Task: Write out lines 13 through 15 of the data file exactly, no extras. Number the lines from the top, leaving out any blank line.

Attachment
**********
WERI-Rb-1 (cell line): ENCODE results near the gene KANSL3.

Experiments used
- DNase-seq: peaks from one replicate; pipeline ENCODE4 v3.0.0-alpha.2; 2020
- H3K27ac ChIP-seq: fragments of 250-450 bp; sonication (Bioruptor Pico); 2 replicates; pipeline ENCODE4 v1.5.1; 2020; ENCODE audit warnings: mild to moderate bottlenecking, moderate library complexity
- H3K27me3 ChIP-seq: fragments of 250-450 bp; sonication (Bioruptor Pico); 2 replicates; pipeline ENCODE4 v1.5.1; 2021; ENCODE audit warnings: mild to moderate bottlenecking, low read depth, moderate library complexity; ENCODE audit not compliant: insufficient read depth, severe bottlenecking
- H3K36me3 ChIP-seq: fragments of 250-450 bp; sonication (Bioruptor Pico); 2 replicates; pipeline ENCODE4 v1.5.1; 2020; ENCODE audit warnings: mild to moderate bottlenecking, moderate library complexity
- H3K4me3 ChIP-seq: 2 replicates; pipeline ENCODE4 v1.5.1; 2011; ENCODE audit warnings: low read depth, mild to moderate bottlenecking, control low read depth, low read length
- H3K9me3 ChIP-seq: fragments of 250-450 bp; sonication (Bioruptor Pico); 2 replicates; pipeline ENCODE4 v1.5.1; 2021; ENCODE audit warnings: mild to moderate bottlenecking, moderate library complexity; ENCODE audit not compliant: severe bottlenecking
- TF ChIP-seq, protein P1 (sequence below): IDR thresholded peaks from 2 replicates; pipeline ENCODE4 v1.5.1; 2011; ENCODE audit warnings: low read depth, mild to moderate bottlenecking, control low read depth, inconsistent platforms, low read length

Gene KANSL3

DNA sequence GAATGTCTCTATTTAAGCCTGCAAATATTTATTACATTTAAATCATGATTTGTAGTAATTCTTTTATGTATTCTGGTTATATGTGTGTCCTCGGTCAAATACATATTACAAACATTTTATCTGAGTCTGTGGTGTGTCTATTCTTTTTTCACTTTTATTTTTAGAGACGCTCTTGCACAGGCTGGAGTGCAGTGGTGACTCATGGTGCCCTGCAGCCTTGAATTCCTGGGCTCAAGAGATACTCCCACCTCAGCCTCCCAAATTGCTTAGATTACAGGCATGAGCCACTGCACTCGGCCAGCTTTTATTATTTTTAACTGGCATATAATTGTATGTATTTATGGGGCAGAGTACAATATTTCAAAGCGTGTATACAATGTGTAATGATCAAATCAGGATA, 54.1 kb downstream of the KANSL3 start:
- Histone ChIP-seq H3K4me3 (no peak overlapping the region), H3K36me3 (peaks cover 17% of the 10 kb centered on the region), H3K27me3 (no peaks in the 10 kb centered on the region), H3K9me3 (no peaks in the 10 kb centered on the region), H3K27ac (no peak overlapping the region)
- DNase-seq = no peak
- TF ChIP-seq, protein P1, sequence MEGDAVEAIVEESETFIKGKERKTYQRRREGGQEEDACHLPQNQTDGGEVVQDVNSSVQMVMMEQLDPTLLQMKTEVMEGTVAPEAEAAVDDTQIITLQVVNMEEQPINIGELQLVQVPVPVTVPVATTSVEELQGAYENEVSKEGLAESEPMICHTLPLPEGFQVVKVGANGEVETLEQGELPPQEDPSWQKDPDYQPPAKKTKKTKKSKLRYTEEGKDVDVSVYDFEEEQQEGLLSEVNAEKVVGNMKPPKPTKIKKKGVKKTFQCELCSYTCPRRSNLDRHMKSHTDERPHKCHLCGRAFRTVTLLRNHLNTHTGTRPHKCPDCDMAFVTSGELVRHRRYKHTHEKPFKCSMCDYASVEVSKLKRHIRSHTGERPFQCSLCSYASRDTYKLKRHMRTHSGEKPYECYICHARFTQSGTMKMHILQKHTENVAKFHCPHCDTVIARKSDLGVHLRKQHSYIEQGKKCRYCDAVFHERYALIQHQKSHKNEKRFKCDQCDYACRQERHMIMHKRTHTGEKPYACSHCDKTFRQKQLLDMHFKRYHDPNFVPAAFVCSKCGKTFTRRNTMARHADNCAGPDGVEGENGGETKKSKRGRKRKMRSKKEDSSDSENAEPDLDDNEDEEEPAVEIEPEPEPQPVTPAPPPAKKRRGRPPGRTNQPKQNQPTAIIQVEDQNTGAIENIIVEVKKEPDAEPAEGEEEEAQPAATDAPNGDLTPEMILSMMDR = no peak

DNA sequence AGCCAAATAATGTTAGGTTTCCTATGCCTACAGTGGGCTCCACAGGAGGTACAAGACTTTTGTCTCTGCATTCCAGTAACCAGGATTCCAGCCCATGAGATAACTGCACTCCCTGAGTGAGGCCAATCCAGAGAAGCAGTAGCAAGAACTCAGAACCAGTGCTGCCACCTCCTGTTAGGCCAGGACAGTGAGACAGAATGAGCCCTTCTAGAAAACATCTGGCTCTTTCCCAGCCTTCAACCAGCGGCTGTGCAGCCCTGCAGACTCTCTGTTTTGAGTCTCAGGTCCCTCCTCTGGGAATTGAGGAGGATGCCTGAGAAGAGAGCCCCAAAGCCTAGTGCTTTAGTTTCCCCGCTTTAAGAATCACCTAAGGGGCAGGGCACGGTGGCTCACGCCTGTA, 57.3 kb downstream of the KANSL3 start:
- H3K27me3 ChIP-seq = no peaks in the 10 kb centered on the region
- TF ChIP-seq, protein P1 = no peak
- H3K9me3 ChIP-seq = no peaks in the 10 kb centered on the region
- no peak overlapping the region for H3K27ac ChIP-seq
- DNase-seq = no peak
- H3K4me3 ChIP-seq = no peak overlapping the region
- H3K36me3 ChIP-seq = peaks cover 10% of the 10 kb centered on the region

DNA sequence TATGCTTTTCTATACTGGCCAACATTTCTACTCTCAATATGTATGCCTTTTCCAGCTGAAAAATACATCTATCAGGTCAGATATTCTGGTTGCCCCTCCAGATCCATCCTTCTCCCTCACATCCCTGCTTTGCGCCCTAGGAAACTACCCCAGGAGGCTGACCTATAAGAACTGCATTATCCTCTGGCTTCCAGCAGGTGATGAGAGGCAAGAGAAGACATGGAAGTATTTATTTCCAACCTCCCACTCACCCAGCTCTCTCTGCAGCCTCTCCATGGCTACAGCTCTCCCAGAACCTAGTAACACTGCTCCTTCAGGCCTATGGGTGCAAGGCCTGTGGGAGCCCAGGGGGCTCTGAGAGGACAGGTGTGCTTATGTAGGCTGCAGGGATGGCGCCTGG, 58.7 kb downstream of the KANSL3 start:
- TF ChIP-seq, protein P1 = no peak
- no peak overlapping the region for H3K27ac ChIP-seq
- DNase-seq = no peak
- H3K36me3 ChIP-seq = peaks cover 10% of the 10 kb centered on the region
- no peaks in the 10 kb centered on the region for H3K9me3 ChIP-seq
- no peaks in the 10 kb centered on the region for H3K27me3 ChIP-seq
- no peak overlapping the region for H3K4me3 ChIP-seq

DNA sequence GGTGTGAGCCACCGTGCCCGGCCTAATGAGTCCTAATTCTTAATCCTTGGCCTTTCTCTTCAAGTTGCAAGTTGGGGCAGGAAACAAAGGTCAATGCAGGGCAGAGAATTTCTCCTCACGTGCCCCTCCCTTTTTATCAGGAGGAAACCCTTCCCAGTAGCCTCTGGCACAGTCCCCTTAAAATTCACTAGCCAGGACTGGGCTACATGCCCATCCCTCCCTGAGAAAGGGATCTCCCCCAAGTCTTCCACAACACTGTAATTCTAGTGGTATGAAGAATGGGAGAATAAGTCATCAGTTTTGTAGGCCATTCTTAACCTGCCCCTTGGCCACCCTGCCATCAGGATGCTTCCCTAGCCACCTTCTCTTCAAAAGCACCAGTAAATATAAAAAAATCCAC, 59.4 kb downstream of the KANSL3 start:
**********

- DNase-seq = no peak
- TF ChIP-seq, protein P1, sequence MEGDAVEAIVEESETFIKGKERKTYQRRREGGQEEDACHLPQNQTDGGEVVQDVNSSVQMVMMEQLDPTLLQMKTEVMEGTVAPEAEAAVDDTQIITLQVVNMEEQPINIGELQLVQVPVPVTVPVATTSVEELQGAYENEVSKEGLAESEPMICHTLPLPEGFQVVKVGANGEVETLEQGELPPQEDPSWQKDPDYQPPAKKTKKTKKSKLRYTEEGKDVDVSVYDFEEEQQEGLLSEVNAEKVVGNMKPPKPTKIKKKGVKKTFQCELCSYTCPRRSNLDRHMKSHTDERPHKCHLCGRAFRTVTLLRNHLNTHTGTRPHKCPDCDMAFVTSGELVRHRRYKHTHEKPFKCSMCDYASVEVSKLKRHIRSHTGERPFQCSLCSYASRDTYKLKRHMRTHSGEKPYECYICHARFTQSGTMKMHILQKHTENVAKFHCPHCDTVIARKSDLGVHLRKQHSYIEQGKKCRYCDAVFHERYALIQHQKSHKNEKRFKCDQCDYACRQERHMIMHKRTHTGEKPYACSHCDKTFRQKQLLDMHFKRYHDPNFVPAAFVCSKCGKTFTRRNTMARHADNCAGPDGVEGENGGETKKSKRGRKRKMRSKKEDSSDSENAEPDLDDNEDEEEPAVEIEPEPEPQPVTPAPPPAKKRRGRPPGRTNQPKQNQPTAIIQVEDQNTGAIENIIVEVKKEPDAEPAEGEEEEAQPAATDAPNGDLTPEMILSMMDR = no peak

DNA sequence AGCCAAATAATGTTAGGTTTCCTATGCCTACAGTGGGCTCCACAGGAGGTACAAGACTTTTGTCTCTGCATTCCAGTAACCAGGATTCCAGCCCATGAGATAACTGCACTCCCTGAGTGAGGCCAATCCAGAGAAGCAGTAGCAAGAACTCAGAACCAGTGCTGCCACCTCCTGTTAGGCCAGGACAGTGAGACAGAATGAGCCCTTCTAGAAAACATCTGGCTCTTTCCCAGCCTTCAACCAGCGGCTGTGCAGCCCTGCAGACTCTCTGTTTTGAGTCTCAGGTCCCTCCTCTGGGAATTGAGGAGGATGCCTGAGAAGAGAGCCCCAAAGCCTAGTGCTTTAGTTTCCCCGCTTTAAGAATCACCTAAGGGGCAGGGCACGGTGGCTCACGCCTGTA, 57.3 kb downstream of the KANSL3 start: